Excerpted from the blog, “We’re Only Human,” By Wray Herbert, APS, on March 21. Click here to read the full blog.
Promoting Your Practice: Search-Engine Optimization
By Sara K. Sims, Director of Business Development
I hope you’ve taken my advice from the “Promoting Your Practice” article in the March issue of The Advocate and gotten yourself a website. Once you have a website that’s professional, inviting, and content-rich, it’s time to grow your practice. In marketing your website, the goal is to get a high search-engine ranking. If you do it right, when someone Googles “therapy” along with the name of your city, your website will show up on the first page of “hits.” And since many people only look at the first page of hits when they do an online search, it’s important that your website be there.
You’ve probably heard the term “search-engine optimization” and wondered what it is. Search-engine optimization refers to the process of improving the volume and quality of traffic to a website. You can do this in a variety of ways, and here, I am going to focus on one—networking your website.
Being listed by a respected online directory is a great way to optimize your website. Not only will it be a source of direct client referrals, your directory listing will also tell search engines that your site is part of a respected community, and the search engines will boost your page rank because of it.
If your website is not already listed in a directory, I recommend getting yourself listed in the Psychology Today Therapy Directory. Directory listings and websites work hand-in-hand and are both vital for effective website marketing. Everything you do to network your website with other respected sites on the ’Net will drive more traffic to your website and give you a higher search-engine ranking.
If you have a TherapySites.com website, you are ahead of the game because TherapySites automatically lists you in more than 50 different directories across the Internet. Additionally, by signing up for a TherapySites website, you will also receive a six-month free listing in Psychology Today’s Therapy Directory. Now that’s powerful search-engine optimization!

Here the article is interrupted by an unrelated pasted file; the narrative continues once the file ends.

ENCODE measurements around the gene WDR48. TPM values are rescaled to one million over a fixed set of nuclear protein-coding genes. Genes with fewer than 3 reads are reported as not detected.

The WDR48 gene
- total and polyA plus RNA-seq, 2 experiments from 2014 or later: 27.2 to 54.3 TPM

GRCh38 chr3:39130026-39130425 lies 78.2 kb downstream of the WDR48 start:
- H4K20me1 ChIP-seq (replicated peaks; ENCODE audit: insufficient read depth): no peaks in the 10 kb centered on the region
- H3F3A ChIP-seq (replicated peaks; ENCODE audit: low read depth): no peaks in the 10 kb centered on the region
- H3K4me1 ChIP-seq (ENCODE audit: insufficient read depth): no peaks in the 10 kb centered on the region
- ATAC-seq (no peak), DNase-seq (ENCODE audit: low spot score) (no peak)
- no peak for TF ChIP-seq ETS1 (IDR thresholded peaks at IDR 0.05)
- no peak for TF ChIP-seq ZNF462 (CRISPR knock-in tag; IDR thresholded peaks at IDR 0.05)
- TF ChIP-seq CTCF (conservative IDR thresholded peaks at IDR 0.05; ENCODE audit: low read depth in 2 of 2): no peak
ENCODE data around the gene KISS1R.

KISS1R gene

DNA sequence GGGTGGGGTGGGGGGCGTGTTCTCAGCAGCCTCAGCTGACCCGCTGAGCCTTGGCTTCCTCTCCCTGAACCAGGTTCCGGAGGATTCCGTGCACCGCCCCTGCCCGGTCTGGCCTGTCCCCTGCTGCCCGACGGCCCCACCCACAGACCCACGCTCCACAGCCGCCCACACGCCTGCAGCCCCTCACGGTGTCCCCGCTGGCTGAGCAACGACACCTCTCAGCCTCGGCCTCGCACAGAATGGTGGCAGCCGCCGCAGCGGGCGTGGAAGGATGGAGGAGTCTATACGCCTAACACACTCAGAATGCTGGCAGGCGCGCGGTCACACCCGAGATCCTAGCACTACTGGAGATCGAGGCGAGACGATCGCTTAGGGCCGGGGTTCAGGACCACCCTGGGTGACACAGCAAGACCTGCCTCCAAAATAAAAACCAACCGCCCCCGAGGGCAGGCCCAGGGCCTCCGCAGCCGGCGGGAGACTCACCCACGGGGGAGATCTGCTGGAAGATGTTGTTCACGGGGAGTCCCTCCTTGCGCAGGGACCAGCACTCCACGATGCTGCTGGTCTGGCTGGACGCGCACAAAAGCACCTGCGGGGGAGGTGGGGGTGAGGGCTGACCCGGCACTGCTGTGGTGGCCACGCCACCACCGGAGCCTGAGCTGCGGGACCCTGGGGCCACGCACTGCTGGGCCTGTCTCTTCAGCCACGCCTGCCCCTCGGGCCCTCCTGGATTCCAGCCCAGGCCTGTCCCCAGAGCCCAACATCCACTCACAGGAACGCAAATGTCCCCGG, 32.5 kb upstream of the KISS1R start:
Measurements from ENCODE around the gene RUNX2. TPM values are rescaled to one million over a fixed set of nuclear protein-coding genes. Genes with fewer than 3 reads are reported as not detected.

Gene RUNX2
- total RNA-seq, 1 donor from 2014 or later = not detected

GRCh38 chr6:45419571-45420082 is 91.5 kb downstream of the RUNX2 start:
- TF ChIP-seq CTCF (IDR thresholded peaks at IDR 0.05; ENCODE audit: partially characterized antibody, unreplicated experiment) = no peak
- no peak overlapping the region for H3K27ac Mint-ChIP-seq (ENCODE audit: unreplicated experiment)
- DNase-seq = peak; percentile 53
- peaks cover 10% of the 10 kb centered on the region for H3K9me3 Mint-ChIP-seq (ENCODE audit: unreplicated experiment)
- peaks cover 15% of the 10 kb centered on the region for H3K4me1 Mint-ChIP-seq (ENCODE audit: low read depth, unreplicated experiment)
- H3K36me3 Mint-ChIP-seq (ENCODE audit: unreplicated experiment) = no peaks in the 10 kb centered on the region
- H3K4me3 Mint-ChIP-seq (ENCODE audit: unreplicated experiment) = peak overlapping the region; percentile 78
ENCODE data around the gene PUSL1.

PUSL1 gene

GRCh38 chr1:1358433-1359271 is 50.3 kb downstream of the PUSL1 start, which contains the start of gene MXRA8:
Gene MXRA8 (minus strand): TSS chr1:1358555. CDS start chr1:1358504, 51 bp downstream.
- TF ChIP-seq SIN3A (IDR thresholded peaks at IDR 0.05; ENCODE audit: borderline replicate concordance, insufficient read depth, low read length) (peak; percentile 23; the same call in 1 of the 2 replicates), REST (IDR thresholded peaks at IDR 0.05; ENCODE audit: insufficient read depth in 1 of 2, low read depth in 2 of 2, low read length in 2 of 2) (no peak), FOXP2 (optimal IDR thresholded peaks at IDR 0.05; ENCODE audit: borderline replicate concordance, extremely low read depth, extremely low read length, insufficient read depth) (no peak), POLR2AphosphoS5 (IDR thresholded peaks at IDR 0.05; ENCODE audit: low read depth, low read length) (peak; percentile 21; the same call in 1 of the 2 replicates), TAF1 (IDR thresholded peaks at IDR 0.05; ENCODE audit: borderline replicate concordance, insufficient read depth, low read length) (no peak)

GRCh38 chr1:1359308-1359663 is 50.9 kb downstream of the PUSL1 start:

AMHCA has partnered with TherapySites.com to provide members with high-quality websites and online marketing services made just for mental health professionals. We are so sure you will like what you find at TherapySites that we are offering AMHCA members a special deal—your first month is free!
The Pitfalls of Using the Internet to Self-Diagnose Medical Problems
“ … The Web is having a profound effect on how we understand and how we do health.
“[In January,] Bupa and the London School of Economics released the results of an international healthcare survey. More than 12,000 people across 12 different countries [including the United States] were asked about their attitudes towards aging, chronic diseases, and health and wellbeing. The report, “Health Pulse 2010,” made headlines around the world ... because it fed our concerns about the Web: it condemned online health information and us for believing in it.
“To summarize their findings: more of us than ever are using the Web to find out more about an ailment before or instead of visiting the doctor. More health-related websites, tools, and social networks are available to support this demand. And, most alarmingly, only a quarter of the people surveyed checked the reliability of health information they found online by looking at the credibility of the source. …”
Source: By Aleks Krotoski, on page 24 of The New Review section of the Observer on Jan. 9, and published the same day on . Click here to see the full article. For an analyses of the Health Pulse survey results, click here.
AMHCA Board Member to Participate in DSM-5 Field Trials
Camille A. Clay, EdD, LPC, AMHCA’s North Atlantic Region director, has been selected to participate in field trials for the DSM-5, which the American Psychiatric Association will issue in May 2013.
Nominate Yourself, a Peer, or a State Chapter for a 2011 AMHCA Award
Every year, AMHCA bestows awards on several individuals and AMHCA state chapters at the Annual Conference in July. Award nominations are due on Friday, May 13.